Send your comments and questions to roundup.editor@gmail.com, to Sam at sam_brannon@hotmail.com, 512.925.2592, to steering committee chair Col. Charles Walts at charleswalts1@yahoo.com, or click on the "comments" at the bottom of the report. For more information, visit the Sam Brannon for county commissioner website

Sam Brannon
Vetting Statement

The Campaign Steering Committee is fully convinced that Sam Brannon will provide a new standard for strong, conservative leadership on the Hays County Commissioners Court as Pct. 3 Commissioner.

In order to better understand Sam’s professional and personal background, the members of the Campaign Steering Committee initiated a formal vetting process, interviewing a number of individuals who knew Sam at various stages in his life.

The following information was obtained from these sources.

Sam Brannon was born at Charleston Naval Base, Charleston, South Carolina, in 1964. At the time, his father and mother were both members of the United States Air Force assigned to Military Airlift Command. Sam’s parents were raised during the Great Depression, and their influence played a major role in the development of his character and conservative principles.

In 1969, the Brannon family moved to the Houston area. In 1983 Sam graduated from McCullough High School in The Woodlands, Texas, where he was a highly respected member of the community. He was elected President of both his junior and senior class, was recognized as an All-District football player, and was the recipient of scholarships from the Rotary Club and InterFirst Bank of Conroe.

Sam then attended the University of Texas at Austin where he was a member and Special Projects Chairman of the Texas Wranglers, an honorary service organization. Sam also played for the university Rugby Football Club, and worked part-time jobs to finance his education. Sam earned his Bachelor of Business Administration in Finance in 1989.

Sam spent 17 years in business, working in corporate financial services and supply chain software and consulting. The clients, peers and supervisors we interviewed describe Sam as a principled and respected leader, diligent in his research and intelligent in his analysis, and as one who created effective solutions to complex business problems.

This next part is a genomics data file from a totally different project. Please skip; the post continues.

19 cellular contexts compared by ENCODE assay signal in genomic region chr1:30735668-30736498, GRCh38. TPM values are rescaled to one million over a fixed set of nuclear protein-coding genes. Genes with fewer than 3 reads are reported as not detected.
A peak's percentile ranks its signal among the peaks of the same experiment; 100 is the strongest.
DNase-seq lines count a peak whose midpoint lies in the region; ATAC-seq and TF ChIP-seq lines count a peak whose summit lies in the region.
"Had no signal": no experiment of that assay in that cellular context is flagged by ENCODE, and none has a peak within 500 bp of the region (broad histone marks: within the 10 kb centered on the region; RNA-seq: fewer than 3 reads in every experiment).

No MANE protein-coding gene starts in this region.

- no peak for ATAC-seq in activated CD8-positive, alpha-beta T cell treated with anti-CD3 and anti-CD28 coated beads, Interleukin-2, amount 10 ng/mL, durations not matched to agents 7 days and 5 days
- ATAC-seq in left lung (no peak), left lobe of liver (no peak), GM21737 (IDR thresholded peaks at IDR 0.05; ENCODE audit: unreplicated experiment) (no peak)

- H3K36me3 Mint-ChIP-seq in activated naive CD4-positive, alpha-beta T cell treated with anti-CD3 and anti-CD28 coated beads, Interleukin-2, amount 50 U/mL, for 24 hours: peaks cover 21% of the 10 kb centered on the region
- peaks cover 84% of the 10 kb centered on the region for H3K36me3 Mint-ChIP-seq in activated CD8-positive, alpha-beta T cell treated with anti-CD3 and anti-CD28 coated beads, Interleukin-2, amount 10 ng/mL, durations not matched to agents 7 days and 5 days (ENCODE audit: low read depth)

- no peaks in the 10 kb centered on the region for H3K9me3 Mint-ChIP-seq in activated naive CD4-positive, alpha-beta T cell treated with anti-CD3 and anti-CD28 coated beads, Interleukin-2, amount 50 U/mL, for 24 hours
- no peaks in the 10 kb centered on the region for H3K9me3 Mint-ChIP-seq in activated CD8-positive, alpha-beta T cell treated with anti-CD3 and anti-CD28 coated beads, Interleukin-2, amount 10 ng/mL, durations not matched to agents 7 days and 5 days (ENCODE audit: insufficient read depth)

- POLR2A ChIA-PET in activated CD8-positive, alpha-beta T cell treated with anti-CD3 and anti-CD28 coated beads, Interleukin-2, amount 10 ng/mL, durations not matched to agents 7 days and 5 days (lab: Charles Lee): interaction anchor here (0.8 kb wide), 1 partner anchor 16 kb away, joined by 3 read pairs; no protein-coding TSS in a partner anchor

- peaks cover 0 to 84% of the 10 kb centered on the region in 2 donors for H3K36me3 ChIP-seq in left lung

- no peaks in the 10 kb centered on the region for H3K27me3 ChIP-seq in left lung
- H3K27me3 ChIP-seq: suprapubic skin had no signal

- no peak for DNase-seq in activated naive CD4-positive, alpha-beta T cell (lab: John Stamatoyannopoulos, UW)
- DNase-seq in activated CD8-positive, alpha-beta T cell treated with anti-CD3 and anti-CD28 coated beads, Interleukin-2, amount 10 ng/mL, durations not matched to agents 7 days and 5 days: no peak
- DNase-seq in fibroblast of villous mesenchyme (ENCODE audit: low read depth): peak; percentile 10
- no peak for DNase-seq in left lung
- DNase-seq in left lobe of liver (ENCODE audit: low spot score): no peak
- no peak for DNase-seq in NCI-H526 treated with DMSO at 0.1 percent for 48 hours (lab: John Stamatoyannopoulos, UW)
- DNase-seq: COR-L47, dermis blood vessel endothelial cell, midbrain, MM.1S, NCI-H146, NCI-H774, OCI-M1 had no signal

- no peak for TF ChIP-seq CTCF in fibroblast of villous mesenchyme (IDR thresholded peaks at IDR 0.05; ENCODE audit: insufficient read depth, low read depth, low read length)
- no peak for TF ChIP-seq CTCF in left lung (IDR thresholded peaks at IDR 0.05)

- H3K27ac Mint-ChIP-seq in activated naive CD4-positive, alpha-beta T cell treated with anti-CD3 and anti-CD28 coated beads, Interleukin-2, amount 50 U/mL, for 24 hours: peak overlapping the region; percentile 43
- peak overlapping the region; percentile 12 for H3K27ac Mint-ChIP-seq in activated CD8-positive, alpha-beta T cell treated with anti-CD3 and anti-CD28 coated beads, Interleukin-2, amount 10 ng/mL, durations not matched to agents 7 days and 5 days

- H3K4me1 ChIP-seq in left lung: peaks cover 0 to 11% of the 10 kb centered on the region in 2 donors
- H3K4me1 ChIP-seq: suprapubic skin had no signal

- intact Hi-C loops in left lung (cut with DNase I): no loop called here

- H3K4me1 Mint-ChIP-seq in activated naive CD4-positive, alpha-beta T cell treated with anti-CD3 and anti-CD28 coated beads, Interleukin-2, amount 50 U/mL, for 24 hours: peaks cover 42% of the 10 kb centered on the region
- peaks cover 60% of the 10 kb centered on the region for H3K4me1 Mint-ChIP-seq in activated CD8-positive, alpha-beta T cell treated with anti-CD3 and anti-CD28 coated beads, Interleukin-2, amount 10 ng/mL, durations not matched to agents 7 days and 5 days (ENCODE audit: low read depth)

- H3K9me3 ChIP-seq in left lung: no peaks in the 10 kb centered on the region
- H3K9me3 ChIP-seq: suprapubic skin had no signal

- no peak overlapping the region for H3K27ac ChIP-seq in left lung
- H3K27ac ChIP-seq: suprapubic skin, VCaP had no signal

Our sources emphasize Sam’s integrity, determination, and positive, can-do attitude. They also noted that his sincere “look you in the eye” leadership approach was key to the project successes they achieved together.

The Steering Committee has a high level of confidence in the validity and sincerity of the sources we contacted. Their insights confirm our conclusion that Sam Brannon possesses the professional credentials, conservative principles, and strength of character to be the New Standard for Fiscal Responsibility, Transparency and Local Decisions in Hays County as Commissioner Pct. 3.

Signed,

Col. Charles Walts, Sam Knutson, Powell & Mary Hinson, Al & Macel Sullivan, Larry & Sue Diegelman, Edward Sullivan, Justin Padgett, Lee & Sandy Schroeder, Lenee Lovejoy

________________


Brannon:

The committee members are all Hays County Republicans. I chose them, and they gladly accepted. I've gotten to know them through the Hays Citizens Budget Project I led last winter and spring, and they've closely followed my other work with the Commissioners Court. They fully understand how much is at stake in this race for Pct. 3, and they're in it for all the right reasons. They're not political operatives or hobbyists ... Just good, very respectable neighbors doing what they know is right. My kind of people.

Our Campaign Chairman is Col. Charles Walts, U.S. Army (Retired). Col. Walts is a Vietnam-era veteran, a former SMCISD school board member, and a member of Oath Keepers. He's also frequently published in the San Marcos Daily Record. Our Campaign Treasurer is Powell Hinson. Powell is a retired from the aerospace business, an engineer and CPA, and he is very active in the community. He's also the Treasurer for Friends of the San Marcos Library and other organizations. Mary Hinson is a local angel spreading the love through her volunteer work, and is active in the community.